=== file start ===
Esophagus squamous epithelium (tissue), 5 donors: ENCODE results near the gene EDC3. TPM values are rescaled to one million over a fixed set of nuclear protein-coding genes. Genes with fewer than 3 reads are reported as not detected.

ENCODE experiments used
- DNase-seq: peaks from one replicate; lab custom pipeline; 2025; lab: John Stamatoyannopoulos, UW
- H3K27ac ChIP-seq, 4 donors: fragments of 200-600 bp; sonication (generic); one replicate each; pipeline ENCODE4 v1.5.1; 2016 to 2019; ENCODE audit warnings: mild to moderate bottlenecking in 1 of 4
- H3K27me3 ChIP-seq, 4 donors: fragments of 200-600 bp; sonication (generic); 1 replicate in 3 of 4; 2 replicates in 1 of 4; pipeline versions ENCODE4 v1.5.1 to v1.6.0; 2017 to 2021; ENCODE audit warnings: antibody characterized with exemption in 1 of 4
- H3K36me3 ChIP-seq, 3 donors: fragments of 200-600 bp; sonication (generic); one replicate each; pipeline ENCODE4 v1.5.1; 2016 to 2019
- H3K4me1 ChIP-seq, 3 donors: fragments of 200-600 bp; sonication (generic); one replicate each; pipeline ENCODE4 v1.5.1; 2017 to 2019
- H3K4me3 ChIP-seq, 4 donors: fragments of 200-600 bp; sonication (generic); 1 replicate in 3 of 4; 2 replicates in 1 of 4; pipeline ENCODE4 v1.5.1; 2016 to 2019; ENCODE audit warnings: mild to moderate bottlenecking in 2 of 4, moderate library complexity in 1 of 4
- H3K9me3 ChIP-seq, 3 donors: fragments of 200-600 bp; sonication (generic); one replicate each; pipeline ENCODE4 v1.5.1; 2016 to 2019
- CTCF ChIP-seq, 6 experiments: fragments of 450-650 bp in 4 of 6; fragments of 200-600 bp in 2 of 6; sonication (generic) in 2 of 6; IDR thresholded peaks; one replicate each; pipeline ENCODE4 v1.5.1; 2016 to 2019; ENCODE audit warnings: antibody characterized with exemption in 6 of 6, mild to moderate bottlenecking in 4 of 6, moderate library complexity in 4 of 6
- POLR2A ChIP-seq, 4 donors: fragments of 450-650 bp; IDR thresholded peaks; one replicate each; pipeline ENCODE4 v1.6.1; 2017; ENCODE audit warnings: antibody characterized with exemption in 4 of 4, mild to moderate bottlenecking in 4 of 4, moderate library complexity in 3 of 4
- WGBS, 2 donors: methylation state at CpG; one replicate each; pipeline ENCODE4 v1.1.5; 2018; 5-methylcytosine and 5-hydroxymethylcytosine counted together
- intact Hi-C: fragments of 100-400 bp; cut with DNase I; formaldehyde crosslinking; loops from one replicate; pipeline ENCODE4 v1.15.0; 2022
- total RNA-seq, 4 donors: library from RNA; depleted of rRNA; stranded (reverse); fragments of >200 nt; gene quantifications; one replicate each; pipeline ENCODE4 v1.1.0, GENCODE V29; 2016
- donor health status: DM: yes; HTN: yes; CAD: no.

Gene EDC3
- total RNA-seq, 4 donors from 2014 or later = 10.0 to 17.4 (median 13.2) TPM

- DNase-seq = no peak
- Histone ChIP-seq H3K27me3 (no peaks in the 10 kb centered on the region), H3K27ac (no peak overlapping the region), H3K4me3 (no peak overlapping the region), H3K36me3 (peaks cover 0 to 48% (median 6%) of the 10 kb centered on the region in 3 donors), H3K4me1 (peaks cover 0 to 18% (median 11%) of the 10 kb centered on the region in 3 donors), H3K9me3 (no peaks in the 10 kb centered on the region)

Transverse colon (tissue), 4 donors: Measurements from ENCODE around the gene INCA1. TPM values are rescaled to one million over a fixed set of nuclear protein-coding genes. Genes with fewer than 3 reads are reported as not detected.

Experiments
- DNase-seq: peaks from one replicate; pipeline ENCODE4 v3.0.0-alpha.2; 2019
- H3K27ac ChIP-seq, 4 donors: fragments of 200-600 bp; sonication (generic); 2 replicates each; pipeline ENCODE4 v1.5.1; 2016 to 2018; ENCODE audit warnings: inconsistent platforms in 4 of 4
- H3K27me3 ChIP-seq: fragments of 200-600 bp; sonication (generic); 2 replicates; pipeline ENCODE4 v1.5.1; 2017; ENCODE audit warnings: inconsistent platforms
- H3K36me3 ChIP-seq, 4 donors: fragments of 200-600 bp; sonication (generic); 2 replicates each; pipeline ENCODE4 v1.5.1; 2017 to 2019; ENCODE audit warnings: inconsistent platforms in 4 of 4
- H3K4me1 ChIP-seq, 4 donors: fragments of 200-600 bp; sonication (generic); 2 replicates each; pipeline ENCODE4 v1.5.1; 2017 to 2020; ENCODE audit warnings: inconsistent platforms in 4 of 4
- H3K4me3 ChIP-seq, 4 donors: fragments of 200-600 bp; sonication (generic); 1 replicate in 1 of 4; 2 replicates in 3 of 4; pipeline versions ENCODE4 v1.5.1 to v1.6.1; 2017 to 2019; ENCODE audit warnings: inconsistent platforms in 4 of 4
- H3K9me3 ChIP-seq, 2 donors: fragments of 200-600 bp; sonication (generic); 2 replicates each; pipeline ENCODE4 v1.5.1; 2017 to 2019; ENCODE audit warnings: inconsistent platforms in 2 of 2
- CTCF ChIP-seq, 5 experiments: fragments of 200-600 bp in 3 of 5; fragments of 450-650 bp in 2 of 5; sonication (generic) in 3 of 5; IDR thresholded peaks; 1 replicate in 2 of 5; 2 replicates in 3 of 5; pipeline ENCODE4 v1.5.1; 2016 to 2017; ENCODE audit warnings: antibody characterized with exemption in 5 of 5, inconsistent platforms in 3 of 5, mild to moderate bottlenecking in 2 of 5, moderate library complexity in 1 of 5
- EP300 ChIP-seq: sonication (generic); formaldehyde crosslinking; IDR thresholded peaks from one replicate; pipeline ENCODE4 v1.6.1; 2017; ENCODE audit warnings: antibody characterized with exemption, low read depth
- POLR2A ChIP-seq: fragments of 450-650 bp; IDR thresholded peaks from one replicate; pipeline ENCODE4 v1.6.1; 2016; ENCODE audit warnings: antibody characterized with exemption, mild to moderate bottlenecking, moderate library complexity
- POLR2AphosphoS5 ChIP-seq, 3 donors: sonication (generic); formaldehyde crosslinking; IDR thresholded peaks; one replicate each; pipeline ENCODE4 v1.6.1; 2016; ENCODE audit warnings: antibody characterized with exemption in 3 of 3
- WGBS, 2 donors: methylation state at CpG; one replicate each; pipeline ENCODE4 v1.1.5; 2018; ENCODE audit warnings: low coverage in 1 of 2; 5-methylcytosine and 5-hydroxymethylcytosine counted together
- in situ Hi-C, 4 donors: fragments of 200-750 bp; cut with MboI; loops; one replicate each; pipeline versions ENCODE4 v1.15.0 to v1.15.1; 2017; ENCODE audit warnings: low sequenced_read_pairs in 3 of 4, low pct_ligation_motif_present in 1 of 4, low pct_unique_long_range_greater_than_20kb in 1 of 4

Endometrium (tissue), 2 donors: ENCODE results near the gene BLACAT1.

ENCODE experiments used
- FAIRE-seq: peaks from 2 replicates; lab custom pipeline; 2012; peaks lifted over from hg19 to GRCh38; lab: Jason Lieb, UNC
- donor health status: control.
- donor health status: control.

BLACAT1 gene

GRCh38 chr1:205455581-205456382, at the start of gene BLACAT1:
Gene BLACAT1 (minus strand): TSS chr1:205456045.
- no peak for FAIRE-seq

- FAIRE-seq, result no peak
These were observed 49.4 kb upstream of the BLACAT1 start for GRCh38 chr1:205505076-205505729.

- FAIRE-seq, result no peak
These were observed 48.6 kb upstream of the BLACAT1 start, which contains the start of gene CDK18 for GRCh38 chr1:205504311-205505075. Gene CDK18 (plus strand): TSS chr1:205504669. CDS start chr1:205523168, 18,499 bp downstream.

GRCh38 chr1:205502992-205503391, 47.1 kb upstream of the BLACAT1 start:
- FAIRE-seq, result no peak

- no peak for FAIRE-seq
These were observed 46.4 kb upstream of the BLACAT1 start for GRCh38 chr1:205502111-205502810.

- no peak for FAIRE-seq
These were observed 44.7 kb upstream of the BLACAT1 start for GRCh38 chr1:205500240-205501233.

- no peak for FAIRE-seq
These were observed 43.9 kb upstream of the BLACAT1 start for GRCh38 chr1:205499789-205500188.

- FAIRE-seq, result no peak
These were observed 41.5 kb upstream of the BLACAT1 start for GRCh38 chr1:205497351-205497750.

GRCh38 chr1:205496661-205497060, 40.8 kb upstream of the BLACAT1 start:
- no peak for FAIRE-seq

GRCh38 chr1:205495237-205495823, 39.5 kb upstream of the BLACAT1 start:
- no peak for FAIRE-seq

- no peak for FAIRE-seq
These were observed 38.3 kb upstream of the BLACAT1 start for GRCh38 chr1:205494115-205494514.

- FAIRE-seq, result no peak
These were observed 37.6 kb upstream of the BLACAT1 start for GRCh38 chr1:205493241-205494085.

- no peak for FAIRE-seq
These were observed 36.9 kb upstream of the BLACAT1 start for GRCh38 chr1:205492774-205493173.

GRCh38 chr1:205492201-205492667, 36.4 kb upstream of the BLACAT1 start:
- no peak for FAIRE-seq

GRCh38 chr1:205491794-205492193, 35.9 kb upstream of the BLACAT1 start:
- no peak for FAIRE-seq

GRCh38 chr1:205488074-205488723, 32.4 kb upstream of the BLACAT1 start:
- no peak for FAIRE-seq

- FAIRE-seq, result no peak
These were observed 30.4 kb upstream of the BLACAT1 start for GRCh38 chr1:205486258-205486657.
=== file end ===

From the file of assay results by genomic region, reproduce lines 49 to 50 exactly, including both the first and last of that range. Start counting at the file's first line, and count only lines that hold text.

- FAIRE-seq, result no peak

- no peak for FAIRE-seq